Fort McHenry Tunnel

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Fort McHenry Tunnel
Fort McHenry Tunnel Bore 2.jpg
Southbound tunnel, Bore 2
Overview
LocationBaltimore Harbor
Coordinates39°15′39.2″N 76°34′36.3″W / 39.260889°N 76.576750°W / 39.260889; -76.576750Coordinates: 39°15′39.2″N 76°34′36.3″W / 39.260889°N 76.576750°W / 39.260889; -76.576750
Route I-95
StartLocust Point
EndCanton
Operation
Constructed1980–1985
OpenedNovember 23, 1985; 33 years ago (1985-11-23)
OwnerMaryland Transportation Authority
TrafficAutomotive
CharacterHighway
Toll$4.00
Vehicles per day115,000
Technical
Length1.5 miles (2.4 km)
No. of lanes8 lanes in 4 tubes
Operating speed55 miles per hour (89 km/h)
Lowest elevation107 feet (33 m) below harbor water surface
Tunnel clearance13.6 feet (4.1 m)
Width26 feet (7.9 m)
Route map
Route map of the Fort McHenry Tunnel

The Fort McHenry Tunnel is a four-tube, bi-directional tunnel that carries traffic on Interstate 95 (I-95) underneath the Baltimore Harbor. The lowest point in the Interstate System under water,[1] the tunnel is named for nearby Fort McHenry.

The tunnel was constructed from May 1980 to November 1985, at a cost of about $750 million. At the time of its opening on November 23, 1985, it was the most expensive underwater tunnel project in the United States, but that figure has since been surpassed by the Big Dig project in Boston.[2]

The tunnel's annual traffic in 2009 was 43.4 million vehicles. As of July 1, 2015, the toll rate for cars is $4.00 cash or $3.00 E-ZPass, paid in either direction. Vehicles with more than two axles pay additional amounts, up to $30.00 for six axles.[3]

Location[edit]

Northbound trip through tunnel
(View in high quality)

The tunnel crosses the Patapsco River, just south of Fort McHenry and connects the Locust Point and Canton areas of Baltimore City.

Design and construction[edit]

View of entrance to tunnel

Plans for a second crossing of the Baltimore Harbor that would become the Fort McHenry Tunnel began in the late 1960s. Early plans called for an 8-lane double-deck bridge to carry I-95 over the harbor just south of Fort McHenry. In 1975, plans were changed from a bridge to a tunnel when it was determined that a bridge would have detrimental impact on Fort McHenry's status as a national monument. The state of Maryland originally intended to build the tunnel with a reinforced concrete box design, but plans were changed in February 1976 to use a steel tubular design after a dispute with the Federal Highway Administration. The tunnel was to be constructed using the immersed tube method, with prefabricated tubes sunken into the harbor.[4]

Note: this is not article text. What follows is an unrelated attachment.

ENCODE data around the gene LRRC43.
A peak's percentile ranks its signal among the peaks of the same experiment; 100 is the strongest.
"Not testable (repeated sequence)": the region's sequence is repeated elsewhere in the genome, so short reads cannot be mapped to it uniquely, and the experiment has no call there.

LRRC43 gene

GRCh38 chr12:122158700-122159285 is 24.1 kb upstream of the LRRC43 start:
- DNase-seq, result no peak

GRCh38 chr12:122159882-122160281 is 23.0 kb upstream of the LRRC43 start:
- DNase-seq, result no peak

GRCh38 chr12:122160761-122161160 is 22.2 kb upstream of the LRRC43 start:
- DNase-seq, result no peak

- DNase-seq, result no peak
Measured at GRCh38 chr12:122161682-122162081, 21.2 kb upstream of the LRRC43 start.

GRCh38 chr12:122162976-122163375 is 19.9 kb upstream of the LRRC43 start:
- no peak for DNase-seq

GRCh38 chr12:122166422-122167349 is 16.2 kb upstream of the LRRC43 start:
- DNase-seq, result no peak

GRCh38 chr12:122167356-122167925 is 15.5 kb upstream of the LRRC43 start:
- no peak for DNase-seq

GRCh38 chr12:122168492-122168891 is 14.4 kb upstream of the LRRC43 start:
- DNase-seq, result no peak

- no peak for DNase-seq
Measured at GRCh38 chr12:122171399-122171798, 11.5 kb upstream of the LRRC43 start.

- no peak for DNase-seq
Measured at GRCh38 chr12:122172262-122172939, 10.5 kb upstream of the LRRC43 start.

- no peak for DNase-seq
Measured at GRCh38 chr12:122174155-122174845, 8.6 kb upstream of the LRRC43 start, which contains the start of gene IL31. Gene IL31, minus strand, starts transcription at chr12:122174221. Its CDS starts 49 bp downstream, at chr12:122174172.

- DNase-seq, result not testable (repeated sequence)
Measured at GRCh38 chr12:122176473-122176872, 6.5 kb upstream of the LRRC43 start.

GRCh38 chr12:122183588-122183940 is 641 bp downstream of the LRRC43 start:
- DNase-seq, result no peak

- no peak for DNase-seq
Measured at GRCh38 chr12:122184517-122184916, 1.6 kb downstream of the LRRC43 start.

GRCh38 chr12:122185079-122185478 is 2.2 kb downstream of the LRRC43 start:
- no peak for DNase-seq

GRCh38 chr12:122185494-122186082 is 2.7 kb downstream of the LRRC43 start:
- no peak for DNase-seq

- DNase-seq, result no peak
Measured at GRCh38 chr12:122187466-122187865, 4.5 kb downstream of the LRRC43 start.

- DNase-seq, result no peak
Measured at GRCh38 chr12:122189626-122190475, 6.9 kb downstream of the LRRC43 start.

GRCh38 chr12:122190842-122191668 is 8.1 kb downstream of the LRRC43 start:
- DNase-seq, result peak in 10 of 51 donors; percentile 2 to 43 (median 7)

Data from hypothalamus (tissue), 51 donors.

Construction began in May 1980 by the firm known as Kiewit Raymond Tidewater (K-R-T), and was completed in November 1985. 90 percent of construction costs were covered by federal funding, while 10 percent came from state funding. The tunnel consists of 32 tube sections, each 82 feet (25 m) wide and 42 feet (13 m) tall. The east and west approaches are 1,600 feet (490 m) and 3,200 feet (980 m) long, respectively.[5]

The opening of the tunnel closed a gap that previously existed in I-95 through Maryland.[6] The Fort McHenry Tunnel was opened on time and under its budget, and it continues to be a vital transportation link in the Mid-Atlantic region. Soon after the Fort McHenry Tunnel opened, the nearby Baltimore Harbor Tunnel, which had opened to traffic in 1957, was extensively rehabilitated.

See also[edit]

References[edit]

  1. ^ "The Interstate". Ginger Strand. Retrieved February 15, 2019.
  2. ^ DCRoads.net. "Fort McHenry Tunnel: Historic Overview". Accessed 2011-07-11.
  3. ^ "MdTA toll rates: Baltimore Harbor Tunnel, Fort McHenry Tunnel and Francis Scott Key Bridge". Accessed 2016-07-26.
  4. ^ Kozel, Scott M. "Fort McHenry Tunnel". Roads to the Future. Retrieved March 22, 2019.
  5. ^ "Ft. McHenry Tunnel". Road Traffic Technology. Retrieved March 23, 2019.
  6. ^ "The Fort McHenry Tunnel." Fact sheet.

External links[edit]